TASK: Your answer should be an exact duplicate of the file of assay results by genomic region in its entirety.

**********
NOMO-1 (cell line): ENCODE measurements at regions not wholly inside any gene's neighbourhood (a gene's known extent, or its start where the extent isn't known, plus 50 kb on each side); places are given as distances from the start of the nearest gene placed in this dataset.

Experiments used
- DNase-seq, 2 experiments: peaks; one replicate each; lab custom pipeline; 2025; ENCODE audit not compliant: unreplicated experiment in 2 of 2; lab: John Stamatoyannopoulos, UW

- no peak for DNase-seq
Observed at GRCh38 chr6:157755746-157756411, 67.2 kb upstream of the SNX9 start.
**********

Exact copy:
NOMO-1 (cell line): ENCODE measurements at regions not wholly inside any gene's neighbourhood (a gene's known extent, or its start where the extent isn't known, plus 50 kb on each side); places are given as distances from the start of the nearest gene placed in this dataset.

Experiments used
- DNase-seq, 2 experiments: peaks; one replicate each; lab custom pipeline; 2025; ENCODE audit not compliant: unreplicated experiment in 2 of 2; lab: John Stamatoyannopoulos, UW

- no peak for DNase-seq
Observed at GRCh38 chr6:157755746-157756411, 67.2 kb upstream of the SNX9 start.